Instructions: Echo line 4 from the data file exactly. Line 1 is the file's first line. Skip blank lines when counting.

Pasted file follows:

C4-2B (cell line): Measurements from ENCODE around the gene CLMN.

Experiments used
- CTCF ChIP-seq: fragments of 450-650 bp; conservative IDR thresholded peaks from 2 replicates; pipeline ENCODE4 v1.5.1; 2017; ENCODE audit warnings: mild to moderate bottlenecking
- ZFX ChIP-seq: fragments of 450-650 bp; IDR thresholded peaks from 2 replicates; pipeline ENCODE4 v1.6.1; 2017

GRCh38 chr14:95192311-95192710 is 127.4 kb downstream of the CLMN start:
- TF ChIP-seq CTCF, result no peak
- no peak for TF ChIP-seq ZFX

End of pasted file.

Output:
- ZFX ChIP-seq: fragments of 450-650 bp; IDR thresholded peaks from 2 replicates; pipeline ENCODE4 v1.6.1; 2017